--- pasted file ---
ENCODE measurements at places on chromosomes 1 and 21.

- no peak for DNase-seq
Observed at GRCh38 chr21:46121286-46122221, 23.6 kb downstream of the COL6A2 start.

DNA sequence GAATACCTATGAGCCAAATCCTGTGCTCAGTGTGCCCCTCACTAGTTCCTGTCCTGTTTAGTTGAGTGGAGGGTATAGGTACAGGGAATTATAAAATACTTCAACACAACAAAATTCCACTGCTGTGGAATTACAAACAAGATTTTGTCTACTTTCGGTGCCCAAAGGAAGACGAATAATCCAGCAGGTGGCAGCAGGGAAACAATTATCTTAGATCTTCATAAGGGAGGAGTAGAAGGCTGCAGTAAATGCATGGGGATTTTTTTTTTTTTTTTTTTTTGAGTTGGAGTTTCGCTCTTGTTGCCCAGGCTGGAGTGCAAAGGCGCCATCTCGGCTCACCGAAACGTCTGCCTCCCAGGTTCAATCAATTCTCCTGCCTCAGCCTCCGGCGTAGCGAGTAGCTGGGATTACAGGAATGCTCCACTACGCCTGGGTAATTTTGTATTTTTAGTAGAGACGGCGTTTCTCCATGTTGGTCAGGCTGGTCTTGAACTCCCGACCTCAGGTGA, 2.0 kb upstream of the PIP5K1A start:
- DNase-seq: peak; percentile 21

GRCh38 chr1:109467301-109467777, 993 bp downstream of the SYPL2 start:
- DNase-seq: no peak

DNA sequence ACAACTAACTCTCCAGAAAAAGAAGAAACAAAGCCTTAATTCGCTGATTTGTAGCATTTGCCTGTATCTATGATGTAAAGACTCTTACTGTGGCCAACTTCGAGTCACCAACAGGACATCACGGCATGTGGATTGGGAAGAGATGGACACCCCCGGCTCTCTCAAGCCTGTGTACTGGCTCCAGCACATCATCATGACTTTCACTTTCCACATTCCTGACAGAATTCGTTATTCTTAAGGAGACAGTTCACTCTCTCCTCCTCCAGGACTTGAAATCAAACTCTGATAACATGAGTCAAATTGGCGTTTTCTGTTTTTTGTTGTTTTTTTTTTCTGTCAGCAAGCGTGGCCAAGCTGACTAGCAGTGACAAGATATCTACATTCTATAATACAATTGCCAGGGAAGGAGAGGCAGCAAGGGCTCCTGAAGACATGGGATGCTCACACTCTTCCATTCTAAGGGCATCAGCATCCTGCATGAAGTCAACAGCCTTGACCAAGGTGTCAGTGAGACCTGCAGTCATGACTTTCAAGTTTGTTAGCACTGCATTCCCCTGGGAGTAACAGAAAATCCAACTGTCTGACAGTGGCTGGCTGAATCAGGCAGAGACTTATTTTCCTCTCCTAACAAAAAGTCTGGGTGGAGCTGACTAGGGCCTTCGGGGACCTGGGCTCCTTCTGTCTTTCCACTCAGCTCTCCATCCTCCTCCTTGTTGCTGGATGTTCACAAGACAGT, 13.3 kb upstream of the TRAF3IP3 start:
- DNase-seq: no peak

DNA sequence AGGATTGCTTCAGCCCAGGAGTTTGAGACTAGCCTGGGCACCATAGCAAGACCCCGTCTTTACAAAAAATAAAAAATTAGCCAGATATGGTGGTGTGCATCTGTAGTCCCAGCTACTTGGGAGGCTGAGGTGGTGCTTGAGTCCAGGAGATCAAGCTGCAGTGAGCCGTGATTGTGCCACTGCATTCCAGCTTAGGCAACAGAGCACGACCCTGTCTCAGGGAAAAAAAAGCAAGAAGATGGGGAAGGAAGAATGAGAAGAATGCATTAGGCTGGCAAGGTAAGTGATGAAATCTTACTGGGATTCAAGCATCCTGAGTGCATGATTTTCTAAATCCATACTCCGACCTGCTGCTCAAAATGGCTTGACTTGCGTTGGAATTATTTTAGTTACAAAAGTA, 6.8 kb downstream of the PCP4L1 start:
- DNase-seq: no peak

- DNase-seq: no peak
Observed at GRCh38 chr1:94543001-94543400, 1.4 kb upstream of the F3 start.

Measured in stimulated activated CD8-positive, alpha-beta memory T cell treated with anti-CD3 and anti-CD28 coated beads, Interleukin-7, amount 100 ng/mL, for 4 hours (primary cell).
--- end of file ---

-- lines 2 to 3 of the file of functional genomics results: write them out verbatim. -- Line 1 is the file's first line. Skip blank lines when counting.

- no peak for DNase-seq
Observed at GRCh38 chr21:46121286-46122221, 23.6 kb downstream of the COL6A2 start.